It’s finally time to take your premature baby home after weeks in the NICU, but is your home ready?
Annette Devenish, marketing manager of the Infection Protection Product says that premature babies don’t have as many antibodies as a full-term baby, which makes them more prone to infection. “Just a little cold can really set a prem baby back a huge amount, so it is important that your home is as germ free as possible before you bring your baby home.”
She adds that it’s equally important for friends and family to respect the fact that your baby is not a normal full-term healthy baby. “Yes, a premie will catch up, but it takes a little time. It pays to be cautious in the beginning, so it is important to sterilise your home, and particularly, your baby’s environment.”
While it is easy to sanitise your environment before you bring your baby home, it’s very important to maintain a high level of hygiene during those first few weeks, so try develop a routine and stick to it.
The bottom line is that while your prem baby needs time to catch up and develop a healthy immune system, good hygiene and cleaning practises are vital. “As your baby gets older and stronger, he will need to develop a resistance to germs and should, therefore, not be kept in a sterile environment forever,” says Annette.
Tips for preparing your home (and yourself)
- Wash all your new baby clothes and linen with a mild soap and hot water.
- Clean down all surfaces in your baby’s room and wipe down the furniture in the rest of the house. Use a pre-saturated disposable wipe as an improperly cleaned cloth can harbour germs.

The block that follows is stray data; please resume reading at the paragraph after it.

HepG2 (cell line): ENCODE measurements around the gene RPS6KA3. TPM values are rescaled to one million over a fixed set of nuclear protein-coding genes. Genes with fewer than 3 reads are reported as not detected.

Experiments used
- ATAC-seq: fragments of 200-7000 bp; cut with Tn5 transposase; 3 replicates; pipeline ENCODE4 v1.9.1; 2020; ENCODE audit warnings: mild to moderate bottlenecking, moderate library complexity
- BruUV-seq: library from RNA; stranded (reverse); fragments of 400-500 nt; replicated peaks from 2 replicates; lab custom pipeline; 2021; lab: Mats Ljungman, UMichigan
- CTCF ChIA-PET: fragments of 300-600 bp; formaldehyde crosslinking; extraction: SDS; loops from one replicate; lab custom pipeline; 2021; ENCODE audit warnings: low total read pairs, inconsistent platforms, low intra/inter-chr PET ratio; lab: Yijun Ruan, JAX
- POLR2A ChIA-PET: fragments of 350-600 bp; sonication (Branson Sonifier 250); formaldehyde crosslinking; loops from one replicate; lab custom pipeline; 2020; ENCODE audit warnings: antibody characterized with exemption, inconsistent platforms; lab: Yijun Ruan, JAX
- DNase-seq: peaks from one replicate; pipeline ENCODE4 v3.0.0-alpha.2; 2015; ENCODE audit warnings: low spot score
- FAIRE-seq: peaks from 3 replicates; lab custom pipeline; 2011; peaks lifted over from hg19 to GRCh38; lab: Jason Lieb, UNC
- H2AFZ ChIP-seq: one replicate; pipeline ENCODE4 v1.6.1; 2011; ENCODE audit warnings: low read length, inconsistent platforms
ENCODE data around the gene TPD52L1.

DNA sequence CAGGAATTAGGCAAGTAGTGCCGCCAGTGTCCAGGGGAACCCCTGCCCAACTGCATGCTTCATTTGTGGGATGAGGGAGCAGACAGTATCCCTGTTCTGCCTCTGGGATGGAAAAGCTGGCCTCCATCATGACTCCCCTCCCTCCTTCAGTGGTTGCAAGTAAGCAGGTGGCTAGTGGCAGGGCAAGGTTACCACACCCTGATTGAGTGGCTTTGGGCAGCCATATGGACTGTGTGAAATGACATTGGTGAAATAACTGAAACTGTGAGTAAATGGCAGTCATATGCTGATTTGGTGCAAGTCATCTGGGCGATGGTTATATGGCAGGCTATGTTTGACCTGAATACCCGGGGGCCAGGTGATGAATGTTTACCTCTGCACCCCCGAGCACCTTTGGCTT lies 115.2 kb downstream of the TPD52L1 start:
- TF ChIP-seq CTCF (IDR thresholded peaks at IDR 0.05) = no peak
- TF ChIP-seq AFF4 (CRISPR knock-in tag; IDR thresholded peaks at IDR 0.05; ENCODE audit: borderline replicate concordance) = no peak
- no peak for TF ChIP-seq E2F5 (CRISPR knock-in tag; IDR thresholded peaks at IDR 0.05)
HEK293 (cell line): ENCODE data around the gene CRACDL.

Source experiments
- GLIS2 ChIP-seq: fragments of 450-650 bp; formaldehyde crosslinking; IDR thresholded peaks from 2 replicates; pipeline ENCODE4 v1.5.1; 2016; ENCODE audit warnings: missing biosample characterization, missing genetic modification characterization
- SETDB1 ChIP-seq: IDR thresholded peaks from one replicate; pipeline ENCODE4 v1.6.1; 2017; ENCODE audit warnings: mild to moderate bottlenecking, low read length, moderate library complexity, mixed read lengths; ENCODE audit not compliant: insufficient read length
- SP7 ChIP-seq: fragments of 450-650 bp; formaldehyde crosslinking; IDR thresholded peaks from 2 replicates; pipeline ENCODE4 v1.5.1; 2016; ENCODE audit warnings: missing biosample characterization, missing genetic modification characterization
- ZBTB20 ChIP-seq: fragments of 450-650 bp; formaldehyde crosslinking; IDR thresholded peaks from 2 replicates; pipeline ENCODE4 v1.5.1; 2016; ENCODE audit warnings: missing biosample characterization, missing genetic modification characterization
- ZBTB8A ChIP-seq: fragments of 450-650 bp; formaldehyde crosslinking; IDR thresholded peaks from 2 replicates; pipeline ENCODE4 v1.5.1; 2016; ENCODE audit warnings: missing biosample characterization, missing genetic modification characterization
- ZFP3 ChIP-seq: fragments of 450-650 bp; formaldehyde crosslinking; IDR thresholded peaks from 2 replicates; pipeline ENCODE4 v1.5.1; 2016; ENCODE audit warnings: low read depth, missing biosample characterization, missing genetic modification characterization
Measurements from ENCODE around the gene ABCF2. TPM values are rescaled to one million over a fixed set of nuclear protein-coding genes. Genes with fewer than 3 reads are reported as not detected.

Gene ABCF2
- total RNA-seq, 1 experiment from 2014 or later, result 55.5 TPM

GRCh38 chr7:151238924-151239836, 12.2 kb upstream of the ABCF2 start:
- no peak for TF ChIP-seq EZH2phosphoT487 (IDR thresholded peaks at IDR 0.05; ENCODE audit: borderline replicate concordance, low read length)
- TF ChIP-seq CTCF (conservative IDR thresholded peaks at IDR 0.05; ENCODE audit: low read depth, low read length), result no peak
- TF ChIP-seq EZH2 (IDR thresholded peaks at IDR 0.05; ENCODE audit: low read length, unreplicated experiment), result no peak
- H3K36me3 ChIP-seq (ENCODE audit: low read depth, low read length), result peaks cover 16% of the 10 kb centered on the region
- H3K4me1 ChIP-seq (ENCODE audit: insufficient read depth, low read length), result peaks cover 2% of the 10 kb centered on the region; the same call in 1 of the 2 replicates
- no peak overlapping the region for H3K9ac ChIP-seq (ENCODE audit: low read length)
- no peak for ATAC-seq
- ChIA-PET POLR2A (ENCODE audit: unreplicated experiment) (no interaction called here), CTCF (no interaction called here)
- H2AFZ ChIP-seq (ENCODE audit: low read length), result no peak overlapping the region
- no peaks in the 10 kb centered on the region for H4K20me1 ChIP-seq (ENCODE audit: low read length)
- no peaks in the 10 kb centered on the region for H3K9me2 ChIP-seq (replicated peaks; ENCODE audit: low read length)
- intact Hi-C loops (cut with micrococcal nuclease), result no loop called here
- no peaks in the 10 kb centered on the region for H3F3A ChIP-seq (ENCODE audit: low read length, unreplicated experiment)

- Keep animals away from your premature baby for at least a few weeks, until your newborn’s immature immune system has had time to catch up.
- Vacuum all carpets and rugs.
- Sterilise your home with a high alcohol spray or household bleach, like Jik. “Chlorine bleach is one of the cheapest and most effective sanitisers available,” says Annette.
- Sterlise all baby bottles and dummies using heat and a bleach sanitiser, like Milton.
- Use a high alcohol sanitiser, like Sanispray, to spray down new toys and gifts from friends and family. “This will quickly kill any bugs, and dries quickly without bleaching or destroying the toys. All gifts should also be subjected to a quick spray, suggests Annette.
- Handwashing is essential. Ensure all guests sanitise their hands before coming near your baby. A pre-saturated sanitising wipe is a convenient way to make sure sanitisers are easily accessible. An even easier solution is to ask guests to sanitise their hands at the door as soon as they enter your home.
- Don’t forget to regularly wipe down “high-touch zones”, like door knobs, toilet handles, fridge doors, cellphones and tablets.
Your cleaning toolkit:
- Gel hand sanitiser. This is absorbed into the skin like a hand cream and has a higher residual lasting effect. “Our research has found that most people (more especially men) don’t take time to rub the gel into their hands until properly absorbed and dry, so I recommend a spray as it is quick and easy and can be done more frequently. Make sure it is a good-quality product with more than 70% alcohol as recommended by the World Health Organisation (WHO),” says Annette.
- There are a number of effective alcohol-free sanitisers available. “Most of them need long contact times, so the surface needs to remain wet for two to five minutes to make sure all germs are killed,” adds Annette. The reason WHO recommends a 70% alcohol sanitiser, is that this is able to kill germs within seconds.
- While alcohol sanitisers are great, they do have a strong smell. Don’t spray them near your baby. The smell dissipates quickly.
- Pre-saturated or disinfectant wet wipes are disposable and convenient. They can wipe almost all surfaces quickly and effectively, without spreading germs around. Plus, they pick up dirt and bacteria through simple friction, while the fluid helps clean the surface.
- A good disinfectant or household bleach. Make sure this, and all other cleaning products and medicines, are securely packed away and out of harms reach.